In September, following the publication of its Green Claims Code the CMA put businesses on notice - they have until the New Year to make sure their environmental claims comply with the law. The ASA, who has been simultaneously reviewing the effectiveness of its own rules in governing environmental claims, has promised to be more proactive in tackling misleading green claims.
The ASA's proactivity is evidenced this week by a ruling in which the ASA upheld a claim against plant-based product manufacturer Alpro. The ad in question was for Alpro's plant based milk and yoghurt products and was seen on the side of a bus this time last year. The complainant challenged the ads' claims that almond milk was 'Good for the Planet' given the known environmental damage caused by commercial almond farming.
Alpro responded to the ASA stating that consumers would understand the wider context of the claims in the ad and in particular the notion that plant based products had a lower environmental impact the equivalent dairy-based products. Alpro stated that "shifting towards more plant-based diets was widely recognised as a way to lower the carbon footprint of the agri-food sector".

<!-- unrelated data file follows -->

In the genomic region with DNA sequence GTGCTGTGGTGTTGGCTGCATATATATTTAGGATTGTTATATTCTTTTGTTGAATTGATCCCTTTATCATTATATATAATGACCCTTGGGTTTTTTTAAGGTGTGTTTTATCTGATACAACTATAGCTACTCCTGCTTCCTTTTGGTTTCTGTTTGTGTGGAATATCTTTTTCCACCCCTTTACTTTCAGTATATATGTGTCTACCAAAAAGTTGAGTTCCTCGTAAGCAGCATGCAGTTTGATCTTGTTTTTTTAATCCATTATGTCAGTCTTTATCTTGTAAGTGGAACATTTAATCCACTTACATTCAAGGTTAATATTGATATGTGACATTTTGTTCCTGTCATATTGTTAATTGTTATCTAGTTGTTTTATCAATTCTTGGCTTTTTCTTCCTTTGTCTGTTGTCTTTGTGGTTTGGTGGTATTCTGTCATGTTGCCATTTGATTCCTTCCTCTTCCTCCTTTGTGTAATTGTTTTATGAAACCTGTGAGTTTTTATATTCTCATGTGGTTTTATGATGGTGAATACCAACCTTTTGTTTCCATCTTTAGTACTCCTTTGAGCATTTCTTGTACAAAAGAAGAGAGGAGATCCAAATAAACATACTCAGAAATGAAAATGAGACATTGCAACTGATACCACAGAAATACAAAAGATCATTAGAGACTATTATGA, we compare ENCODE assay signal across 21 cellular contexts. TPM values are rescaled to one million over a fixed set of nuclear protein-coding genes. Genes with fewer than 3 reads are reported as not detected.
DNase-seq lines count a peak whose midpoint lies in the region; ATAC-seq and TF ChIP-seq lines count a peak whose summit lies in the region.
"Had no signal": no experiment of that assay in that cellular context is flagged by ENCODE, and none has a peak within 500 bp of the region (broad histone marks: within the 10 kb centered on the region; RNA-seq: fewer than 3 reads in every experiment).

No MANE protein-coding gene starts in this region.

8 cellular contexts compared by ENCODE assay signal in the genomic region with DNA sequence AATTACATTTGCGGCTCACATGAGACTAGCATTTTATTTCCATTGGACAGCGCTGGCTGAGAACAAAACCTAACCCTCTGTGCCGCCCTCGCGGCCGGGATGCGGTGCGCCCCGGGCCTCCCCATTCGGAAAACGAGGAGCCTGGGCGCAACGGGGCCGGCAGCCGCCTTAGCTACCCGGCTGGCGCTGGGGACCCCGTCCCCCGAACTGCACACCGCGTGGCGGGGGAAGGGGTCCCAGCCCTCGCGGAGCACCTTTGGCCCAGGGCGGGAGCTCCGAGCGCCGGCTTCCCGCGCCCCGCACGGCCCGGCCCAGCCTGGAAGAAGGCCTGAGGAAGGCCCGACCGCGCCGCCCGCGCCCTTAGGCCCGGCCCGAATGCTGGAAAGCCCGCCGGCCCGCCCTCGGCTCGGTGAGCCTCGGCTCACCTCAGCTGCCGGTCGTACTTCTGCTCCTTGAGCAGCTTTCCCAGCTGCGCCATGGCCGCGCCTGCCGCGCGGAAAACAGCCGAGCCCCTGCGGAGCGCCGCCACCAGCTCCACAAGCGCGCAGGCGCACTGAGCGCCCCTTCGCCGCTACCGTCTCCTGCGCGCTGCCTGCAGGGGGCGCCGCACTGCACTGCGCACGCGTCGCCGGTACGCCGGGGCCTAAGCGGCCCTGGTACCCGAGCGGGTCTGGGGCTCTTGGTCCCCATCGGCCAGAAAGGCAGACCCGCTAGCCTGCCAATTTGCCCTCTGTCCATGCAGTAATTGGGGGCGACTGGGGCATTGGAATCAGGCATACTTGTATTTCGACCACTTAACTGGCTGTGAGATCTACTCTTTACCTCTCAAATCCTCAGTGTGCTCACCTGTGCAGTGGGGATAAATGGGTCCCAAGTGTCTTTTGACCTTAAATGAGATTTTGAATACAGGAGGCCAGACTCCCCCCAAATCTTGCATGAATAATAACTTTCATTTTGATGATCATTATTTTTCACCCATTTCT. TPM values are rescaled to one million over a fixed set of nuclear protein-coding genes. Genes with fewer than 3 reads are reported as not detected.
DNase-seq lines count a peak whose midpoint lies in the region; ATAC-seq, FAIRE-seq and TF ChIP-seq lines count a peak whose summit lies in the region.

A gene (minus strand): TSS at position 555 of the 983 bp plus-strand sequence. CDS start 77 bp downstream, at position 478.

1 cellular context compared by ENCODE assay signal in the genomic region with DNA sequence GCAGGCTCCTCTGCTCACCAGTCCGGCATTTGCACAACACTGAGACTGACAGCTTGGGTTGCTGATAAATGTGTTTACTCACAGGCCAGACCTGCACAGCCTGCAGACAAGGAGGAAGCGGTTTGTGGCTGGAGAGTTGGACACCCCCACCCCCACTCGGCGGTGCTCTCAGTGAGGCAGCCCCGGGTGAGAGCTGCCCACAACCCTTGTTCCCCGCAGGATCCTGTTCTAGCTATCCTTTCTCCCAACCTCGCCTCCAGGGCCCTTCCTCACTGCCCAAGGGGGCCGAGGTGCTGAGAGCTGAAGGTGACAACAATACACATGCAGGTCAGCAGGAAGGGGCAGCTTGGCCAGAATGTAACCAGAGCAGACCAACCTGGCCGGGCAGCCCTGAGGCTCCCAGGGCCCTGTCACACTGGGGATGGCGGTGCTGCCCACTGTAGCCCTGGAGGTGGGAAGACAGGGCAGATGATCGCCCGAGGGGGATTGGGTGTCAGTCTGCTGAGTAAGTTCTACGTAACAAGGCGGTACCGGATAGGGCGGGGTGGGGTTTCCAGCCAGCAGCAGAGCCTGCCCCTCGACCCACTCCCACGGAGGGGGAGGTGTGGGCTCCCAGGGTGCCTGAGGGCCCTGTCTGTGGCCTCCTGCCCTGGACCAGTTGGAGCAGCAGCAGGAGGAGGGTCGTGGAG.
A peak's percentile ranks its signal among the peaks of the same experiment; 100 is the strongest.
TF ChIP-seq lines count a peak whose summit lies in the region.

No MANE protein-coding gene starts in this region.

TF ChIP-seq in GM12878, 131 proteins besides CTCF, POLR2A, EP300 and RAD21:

Despite this, the ASA upheld the complaint on the grounds that the CAP Code requires the basis of environmental claims to be clear. In this case, while Alpro provided analysis to demonstrate the environmental impact of two of the products featured in the ad it did not provide an assessment of the environmental impact of the third product. The claim 'Good for the Planet' in the context of this ad could be interpreted in more than one way and there was ambiguity as to what was intended by the claim. The ASA concluded that the basis of the claim, 'Good for the Planet', was unclear and the ad was therefore deemed to be misleading.
This ruling serves as a reminder that:
- greenwashing is the new hot topic for regulators - businesses beware, the regulation around this is only going to get more stringent and the resulting scrutiny more damaging (for more on this see my colleague Caroline Greenwell's recent article Don't Spin the Greenwashing, Caroline Greenwell (charlesrussellspeechlys.com); and
- when considering advertising copy remember, each and every environmental claim in an ad must be qualified - not giving regard to the wider context or overall message of the ad.
the CAP Code required that the basis of environmental claims must be clear and that unqualified claims could mislead if they omit significant information.